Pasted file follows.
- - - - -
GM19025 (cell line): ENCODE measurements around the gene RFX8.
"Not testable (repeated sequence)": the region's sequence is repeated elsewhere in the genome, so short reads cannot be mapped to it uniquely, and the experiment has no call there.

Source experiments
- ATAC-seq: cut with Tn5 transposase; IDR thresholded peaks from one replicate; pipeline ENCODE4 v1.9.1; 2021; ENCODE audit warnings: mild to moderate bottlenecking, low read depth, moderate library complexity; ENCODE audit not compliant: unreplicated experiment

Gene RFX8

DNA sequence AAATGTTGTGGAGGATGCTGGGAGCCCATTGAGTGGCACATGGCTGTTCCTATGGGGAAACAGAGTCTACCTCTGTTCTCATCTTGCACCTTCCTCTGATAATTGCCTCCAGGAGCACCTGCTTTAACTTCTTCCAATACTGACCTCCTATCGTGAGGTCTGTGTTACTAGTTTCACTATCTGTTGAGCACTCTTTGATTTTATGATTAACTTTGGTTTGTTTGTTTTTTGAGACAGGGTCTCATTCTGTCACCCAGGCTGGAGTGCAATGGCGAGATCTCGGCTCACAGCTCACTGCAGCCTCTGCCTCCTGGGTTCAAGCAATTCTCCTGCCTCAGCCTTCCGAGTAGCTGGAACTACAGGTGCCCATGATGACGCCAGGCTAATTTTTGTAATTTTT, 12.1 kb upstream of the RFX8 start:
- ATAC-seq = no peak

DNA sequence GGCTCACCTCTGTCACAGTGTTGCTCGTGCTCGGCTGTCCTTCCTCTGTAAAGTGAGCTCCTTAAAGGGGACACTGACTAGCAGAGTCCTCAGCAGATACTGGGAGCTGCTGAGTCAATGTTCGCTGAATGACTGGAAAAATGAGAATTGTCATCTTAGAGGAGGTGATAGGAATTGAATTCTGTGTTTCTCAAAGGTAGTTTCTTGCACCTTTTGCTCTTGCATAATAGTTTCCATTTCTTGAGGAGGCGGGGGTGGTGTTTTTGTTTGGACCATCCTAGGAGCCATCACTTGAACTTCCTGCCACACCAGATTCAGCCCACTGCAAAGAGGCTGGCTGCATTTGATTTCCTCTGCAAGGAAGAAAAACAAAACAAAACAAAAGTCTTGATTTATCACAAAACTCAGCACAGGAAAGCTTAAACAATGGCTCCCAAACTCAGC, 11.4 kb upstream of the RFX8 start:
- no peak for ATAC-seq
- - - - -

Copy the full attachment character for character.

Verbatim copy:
GM19025 (cell line): ENCODE measurements around the gene RFX8.
"Not testable (repeated sequence)": the region's sequence is repeated elsewhere in the genome, so short reads cannot be mapped to it uniquely, and the experiment has no call there.

Source experiments
- ATAC-seq: cut with Tn5 transposase; IDR thresholded peaks from one replicate; pipeline ENCODE4 v1.9.1; 2021; ENCODE audit warnings: mild to moderate bottlenecking, low read depth, moderate library complexity; ENCODE audit not compliant: unreplicated experiment

Gene RFX8

DNA sequence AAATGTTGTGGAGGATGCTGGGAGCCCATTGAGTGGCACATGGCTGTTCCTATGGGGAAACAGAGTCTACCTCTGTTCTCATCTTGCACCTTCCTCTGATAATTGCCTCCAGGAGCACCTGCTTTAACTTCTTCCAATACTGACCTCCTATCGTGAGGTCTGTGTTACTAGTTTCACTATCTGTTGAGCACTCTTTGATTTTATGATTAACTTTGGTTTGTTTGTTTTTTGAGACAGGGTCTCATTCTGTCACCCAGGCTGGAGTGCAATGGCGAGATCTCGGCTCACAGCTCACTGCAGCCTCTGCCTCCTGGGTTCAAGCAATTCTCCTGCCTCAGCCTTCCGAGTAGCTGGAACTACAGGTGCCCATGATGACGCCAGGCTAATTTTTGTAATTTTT, 12.1 kb upstream of the RFX8 start:
- ATAC-seq = no peak

DNA sequence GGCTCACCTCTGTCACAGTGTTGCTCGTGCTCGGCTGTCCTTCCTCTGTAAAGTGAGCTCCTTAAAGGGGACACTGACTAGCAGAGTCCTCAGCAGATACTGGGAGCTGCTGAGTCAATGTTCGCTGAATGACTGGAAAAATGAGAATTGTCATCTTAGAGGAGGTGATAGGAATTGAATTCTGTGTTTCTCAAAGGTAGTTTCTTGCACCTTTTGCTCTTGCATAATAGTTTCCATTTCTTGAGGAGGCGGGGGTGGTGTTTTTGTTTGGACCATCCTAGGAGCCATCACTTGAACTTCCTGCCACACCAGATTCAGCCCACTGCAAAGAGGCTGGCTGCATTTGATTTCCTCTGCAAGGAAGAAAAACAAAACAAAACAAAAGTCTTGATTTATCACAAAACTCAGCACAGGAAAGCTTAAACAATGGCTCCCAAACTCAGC, 11.4 kb upstream of the RFX8 start:
- no peak for ATAC-seq